I do see all of this as a reaction to increased sanctions against Iran, and those were inspired by the perception the Iranians were cheating their asses off on how much nuclear weaponizeable material they could generate. A deal isn't any good if only one side is following it. I guess your opinion about this depends on whether you think the Iranians were cheating, and if so, does it matter if the Iranian government gains possession of nuclear weapons. If you don't really care about either point, then it's not worth starting sanctions, and having to fade the temper tantrum of the Straits of Hormuz being interdicted.

If you do care, then what's the exit strategy? Iran isn't going to stop enrichment unless they're forced to. Sanctions don't look like they're enough force, as troubling as they threaten to the Iranian regime.. The Sunni nations won't be satisfied, or defer their own special weapons programs, unless the Iranians stop. And clearly these sanctions are enough of a PITA, that Iran is allegedly engaging in overt military action Understandably so: what else have they to sell besides oil/gas, really?



It should be noted that essentially nothing you've said here about Iran's nuclear program in anywhere close to accurate. Essentially everyone but Trump and his supporters are of the opinion that Iran is, even now, abiding by the terms of the deal that Trump trashed.

https://foreignpolicy.com/2019/02/12...-nuclear-deal/

https://www.theatlantic.com/internat...-years/533556/

https://news.yahoo.com/iran-still-ho...161005676.html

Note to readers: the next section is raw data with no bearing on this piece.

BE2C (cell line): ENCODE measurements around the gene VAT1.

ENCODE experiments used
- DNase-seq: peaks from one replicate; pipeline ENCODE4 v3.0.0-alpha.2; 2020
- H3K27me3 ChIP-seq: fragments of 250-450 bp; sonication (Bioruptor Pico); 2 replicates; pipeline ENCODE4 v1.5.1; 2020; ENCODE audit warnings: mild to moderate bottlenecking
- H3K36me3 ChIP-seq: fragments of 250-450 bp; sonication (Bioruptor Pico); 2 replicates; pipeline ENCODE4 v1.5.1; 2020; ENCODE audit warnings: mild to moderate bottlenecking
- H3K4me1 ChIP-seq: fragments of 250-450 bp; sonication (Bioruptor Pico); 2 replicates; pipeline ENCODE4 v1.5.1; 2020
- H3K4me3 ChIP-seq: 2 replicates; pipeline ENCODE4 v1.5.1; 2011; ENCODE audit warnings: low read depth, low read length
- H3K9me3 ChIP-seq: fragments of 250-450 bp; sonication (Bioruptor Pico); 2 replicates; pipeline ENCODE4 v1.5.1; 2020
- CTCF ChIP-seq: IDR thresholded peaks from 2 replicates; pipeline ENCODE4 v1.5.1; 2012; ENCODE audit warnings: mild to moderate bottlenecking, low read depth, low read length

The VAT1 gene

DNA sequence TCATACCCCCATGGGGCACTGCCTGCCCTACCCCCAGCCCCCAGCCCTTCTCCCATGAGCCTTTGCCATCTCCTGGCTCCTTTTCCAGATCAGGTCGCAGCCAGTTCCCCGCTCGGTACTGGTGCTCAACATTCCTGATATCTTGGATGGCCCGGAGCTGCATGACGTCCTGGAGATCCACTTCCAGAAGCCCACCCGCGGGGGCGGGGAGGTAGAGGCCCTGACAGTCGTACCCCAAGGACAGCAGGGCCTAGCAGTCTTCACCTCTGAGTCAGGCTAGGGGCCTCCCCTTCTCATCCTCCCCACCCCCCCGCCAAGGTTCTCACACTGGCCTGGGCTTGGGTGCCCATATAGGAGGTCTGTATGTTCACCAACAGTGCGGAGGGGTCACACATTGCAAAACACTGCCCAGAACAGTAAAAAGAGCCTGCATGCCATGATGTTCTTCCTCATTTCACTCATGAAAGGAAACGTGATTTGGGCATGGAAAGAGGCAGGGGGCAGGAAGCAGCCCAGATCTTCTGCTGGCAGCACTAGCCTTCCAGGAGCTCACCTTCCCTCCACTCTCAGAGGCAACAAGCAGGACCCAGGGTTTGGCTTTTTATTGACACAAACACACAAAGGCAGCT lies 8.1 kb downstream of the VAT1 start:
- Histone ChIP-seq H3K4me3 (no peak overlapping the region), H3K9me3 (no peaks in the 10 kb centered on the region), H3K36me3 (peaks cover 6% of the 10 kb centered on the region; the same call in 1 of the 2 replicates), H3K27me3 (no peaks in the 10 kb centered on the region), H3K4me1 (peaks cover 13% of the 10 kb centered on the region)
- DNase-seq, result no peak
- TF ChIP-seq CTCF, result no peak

Snowboarder Bo 05-19-2019 07:17 PM

Trump, ever the statesman...
Quote:

If Iran wants to fight, that will be the official end of Iran. Never threaten the United States again!
"Again?" :dubious:

bobot 05-19-2019 07:23 PM

Oh no, it's easy. Just ask any Republican. All you do is just turn the place into glass, see? Just like we did in Iraq and Afghanistan. Piece of cake. All that is required is a Republican level of stupidity.

Walken After Midnight 05-19-2019 08:23 PM

Quote:

Originally Posted by Snowboarder Bo (Post 21651276)

Top of the replies to Trump's tweet are some of his own tweets from the past:
Quote:

Originally Posted by Donald Trump
2011: In order to get elected, @Barack Obama will start a war with Iran.

2012: Now that Obama's poll numbers are in a tailspin - watch for him to launch a strike in Libya or Iran. He is desperate.

2012: Don't let Obama play the Iran card in order to start a war in order to get elected--be careful Republicans!

2013: Remember what I previously said--Obama will someday attack Iran in order to show how tough he is.